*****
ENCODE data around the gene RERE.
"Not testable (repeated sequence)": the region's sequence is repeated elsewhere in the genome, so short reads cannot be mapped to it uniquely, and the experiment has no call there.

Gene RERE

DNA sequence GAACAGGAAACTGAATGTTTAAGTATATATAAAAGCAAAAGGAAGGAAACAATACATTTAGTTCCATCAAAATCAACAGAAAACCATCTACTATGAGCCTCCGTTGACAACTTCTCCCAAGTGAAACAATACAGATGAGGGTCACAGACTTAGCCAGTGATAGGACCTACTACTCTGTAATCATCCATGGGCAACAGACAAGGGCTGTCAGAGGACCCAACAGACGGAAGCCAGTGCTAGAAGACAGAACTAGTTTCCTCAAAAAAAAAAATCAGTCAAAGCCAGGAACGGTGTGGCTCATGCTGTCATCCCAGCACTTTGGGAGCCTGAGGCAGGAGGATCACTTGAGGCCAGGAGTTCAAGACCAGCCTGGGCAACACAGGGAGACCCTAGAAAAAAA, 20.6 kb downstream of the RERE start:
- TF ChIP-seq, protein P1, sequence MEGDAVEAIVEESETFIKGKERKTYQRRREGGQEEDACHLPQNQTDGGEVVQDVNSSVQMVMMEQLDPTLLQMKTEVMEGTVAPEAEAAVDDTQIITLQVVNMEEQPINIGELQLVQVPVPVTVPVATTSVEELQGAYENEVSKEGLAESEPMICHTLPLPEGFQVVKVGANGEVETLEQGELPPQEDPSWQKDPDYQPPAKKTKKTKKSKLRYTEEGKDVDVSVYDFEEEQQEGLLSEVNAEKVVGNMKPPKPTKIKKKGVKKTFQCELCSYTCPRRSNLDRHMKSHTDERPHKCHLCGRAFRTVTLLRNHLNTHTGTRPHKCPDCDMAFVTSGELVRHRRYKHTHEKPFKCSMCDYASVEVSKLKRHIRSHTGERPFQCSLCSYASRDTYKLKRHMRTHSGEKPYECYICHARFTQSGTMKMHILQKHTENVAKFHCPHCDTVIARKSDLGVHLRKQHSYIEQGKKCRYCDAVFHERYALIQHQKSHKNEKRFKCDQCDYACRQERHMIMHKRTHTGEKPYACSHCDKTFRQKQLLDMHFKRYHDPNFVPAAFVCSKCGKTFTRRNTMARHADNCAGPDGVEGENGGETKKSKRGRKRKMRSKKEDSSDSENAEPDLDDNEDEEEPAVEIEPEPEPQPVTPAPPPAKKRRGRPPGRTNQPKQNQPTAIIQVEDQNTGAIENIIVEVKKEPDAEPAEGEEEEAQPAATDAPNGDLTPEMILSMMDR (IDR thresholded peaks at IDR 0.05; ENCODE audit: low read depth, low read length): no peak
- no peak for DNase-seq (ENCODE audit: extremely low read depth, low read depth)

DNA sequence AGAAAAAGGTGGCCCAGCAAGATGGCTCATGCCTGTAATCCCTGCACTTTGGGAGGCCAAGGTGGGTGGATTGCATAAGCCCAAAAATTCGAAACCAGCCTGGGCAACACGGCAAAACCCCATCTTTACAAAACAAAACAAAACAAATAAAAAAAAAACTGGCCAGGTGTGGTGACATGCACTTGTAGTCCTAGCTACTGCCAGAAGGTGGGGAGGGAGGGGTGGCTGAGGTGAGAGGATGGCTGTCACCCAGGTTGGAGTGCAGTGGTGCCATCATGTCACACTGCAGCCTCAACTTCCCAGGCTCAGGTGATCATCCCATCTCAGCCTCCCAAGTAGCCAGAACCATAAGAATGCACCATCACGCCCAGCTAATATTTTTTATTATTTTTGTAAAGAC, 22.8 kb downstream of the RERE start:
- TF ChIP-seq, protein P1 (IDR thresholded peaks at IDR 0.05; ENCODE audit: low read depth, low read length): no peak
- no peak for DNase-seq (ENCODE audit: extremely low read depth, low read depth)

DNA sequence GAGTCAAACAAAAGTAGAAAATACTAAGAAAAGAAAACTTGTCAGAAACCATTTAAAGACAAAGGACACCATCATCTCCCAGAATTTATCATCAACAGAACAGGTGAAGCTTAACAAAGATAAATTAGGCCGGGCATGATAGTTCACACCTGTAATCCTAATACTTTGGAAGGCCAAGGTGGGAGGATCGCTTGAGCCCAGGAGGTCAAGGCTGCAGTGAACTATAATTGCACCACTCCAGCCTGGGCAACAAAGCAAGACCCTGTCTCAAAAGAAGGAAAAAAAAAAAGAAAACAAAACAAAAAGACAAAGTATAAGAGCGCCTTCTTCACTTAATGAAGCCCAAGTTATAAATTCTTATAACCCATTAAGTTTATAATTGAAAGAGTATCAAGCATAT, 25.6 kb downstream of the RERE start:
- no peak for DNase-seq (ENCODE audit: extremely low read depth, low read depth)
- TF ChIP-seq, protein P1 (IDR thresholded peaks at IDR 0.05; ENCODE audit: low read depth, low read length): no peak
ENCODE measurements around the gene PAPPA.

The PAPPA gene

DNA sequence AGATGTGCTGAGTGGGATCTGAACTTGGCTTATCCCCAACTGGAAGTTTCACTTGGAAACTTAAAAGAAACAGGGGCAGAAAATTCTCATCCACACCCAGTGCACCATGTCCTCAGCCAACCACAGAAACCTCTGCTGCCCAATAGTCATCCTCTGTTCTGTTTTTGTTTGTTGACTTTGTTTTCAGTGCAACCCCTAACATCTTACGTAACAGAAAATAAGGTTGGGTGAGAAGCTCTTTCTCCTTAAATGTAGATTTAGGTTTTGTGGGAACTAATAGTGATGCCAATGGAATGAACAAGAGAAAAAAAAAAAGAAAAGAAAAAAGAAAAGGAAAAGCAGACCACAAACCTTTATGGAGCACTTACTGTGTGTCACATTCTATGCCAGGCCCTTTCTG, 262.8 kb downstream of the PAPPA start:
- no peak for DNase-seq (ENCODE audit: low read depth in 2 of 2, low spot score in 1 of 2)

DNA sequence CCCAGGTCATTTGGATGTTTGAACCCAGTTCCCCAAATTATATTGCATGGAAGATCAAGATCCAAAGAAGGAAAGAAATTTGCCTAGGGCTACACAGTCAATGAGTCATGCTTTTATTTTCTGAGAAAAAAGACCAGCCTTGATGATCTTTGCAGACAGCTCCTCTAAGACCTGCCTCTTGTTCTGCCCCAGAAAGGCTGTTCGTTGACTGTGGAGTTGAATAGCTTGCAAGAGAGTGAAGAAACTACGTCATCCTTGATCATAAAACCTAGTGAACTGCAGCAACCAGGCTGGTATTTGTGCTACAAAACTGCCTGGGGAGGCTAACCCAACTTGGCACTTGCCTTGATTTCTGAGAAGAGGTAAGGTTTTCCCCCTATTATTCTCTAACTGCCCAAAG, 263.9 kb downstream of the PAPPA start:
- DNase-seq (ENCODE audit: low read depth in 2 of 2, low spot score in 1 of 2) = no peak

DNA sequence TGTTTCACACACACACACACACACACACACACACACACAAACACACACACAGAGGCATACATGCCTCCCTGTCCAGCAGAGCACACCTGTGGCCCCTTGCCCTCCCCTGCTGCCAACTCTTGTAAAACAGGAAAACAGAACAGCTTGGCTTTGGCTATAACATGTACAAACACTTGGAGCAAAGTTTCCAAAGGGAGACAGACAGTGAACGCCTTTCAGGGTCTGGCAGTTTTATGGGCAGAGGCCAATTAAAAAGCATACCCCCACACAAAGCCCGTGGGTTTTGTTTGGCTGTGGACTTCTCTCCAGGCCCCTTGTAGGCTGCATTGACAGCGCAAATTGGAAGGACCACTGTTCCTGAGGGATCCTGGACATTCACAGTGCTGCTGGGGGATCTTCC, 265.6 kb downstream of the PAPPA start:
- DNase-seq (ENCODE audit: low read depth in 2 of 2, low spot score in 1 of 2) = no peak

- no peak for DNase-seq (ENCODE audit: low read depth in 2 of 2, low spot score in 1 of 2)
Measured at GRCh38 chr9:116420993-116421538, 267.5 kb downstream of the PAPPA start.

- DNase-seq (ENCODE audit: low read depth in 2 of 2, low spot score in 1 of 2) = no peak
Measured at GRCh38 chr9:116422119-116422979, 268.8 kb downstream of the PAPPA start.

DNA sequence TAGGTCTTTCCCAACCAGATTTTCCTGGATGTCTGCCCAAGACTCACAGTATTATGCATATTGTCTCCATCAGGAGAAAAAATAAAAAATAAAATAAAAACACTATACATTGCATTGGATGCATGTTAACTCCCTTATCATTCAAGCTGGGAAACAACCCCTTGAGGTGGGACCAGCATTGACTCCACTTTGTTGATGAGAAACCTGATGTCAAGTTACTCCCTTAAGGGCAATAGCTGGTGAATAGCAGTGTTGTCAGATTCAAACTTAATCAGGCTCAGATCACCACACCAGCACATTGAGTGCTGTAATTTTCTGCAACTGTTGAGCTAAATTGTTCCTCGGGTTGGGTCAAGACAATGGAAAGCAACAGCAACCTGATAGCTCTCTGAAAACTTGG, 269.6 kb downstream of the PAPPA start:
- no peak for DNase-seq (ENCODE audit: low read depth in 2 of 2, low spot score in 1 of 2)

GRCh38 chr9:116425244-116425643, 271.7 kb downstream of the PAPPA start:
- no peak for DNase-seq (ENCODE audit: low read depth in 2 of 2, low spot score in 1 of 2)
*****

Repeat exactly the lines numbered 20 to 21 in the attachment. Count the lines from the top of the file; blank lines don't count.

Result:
- DNase-seq (ENCODE audit: low read depth in 2 of 2, low spot score in 1 of 2) = no peak

- no peak for DNase-seq (ENCODE audit: low read depth in 2 of 2, low spot score in 1 of 2)